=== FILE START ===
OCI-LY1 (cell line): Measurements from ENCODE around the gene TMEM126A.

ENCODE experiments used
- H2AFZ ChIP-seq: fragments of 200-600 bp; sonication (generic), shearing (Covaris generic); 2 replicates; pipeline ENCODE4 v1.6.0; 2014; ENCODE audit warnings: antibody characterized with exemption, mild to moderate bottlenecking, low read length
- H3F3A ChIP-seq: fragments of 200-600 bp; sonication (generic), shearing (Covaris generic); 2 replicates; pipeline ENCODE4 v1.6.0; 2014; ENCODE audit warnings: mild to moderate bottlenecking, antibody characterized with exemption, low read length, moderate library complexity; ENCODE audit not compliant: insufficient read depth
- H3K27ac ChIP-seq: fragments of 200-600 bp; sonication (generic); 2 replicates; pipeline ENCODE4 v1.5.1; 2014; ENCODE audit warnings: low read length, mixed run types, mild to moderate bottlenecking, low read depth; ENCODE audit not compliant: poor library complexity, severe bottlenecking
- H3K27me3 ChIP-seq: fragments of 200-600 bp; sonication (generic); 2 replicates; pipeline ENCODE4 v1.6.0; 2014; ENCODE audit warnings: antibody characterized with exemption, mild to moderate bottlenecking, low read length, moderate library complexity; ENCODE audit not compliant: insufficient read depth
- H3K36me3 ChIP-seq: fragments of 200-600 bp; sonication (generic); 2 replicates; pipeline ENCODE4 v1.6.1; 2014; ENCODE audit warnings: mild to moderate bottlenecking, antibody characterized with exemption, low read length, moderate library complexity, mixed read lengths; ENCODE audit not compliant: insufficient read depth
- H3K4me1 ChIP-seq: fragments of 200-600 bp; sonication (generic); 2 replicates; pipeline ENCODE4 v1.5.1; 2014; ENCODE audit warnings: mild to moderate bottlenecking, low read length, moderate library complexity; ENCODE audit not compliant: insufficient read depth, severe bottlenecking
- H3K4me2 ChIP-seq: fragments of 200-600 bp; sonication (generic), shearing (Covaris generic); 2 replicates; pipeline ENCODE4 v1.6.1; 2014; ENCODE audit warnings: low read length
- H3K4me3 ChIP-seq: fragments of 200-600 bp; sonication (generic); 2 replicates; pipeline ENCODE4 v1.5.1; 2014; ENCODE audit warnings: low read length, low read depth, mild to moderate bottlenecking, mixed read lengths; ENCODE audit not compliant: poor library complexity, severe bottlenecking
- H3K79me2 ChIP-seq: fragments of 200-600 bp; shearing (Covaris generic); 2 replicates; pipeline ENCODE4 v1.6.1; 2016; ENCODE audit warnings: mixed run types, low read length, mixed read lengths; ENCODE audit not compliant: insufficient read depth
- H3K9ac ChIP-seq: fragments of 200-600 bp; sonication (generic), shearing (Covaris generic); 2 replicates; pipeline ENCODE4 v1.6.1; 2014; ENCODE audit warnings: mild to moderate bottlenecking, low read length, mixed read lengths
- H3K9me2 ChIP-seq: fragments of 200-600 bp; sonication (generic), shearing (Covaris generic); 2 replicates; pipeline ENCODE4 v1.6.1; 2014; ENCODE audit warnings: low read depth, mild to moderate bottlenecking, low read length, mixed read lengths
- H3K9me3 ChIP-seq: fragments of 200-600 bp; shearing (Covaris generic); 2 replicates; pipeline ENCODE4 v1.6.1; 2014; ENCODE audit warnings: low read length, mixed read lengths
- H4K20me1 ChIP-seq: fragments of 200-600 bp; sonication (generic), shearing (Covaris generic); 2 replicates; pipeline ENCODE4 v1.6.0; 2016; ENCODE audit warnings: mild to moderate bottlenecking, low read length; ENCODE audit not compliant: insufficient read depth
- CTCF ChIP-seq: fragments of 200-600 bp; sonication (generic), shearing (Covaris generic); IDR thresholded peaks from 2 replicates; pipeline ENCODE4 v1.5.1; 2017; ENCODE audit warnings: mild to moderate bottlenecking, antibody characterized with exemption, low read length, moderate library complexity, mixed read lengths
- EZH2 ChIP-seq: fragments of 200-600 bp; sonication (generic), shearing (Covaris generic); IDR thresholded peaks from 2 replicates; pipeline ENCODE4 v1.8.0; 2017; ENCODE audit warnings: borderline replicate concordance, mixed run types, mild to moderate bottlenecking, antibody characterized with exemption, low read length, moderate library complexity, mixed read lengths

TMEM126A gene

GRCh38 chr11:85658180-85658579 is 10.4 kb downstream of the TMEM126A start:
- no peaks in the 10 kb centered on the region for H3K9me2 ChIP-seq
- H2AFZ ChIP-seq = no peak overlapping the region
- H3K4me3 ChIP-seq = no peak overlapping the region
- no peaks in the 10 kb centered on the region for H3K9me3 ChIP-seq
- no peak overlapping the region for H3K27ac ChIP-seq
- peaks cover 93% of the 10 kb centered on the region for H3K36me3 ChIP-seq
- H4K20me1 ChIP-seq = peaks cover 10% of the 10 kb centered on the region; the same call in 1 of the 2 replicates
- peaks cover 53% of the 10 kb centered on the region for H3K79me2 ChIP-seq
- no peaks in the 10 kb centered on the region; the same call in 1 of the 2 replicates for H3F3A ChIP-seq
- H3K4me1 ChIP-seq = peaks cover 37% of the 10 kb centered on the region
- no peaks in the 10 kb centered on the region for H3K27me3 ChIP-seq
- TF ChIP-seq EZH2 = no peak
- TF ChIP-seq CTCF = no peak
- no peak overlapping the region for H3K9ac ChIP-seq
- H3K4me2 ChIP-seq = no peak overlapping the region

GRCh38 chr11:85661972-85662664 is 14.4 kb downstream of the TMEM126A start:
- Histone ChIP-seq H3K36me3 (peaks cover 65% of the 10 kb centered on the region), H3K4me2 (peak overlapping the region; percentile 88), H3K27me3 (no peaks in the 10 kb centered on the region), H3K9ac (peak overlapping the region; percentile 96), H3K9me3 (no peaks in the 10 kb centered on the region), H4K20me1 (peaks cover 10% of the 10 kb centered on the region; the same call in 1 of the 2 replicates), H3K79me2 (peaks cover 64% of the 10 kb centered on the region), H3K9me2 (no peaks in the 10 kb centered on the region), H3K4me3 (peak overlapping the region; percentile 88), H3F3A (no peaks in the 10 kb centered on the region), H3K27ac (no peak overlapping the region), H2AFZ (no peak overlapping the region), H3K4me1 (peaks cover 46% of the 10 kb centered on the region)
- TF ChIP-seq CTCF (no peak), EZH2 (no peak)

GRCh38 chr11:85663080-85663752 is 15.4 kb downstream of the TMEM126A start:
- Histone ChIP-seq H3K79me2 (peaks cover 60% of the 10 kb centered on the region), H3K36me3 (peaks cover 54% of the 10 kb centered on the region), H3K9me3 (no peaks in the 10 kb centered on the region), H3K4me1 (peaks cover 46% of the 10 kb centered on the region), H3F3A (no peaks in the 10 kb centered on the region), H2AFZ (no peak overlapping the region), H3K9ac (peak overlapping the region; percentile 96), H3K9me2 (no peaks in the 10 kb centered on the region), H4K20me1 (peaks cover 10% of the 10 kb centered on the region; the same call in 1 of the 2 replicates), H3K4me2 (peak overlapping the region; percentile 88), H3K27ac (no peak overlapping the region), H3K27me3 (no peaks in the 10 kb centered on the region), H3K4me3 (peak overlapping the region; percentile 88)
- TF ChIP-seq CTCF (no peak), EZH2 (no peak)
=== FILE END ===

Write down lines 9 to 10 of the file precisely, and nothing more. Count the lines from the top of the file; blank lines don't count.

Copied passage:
- H3K4me2 ChIP-seq: fragments of 200-600 bp; sonication (generic), shearing (Covaris generic); 2 replicates; pipeline ENCODE4 v1.6.1; 2014; ENCODE audit warnings: low read length
- H3K4me3 ChIP-seq: fragments of 200-600 bp; sonication (generic); 2 replicates; pipeline ENCODE4 v1.5.1; 2014; ENCODE audit warnings: low read length, low read depth, mild to moderate bottlenecking, mixed read lengths; ENCODE audit not compliant: poor library complexity, severe bottlenecking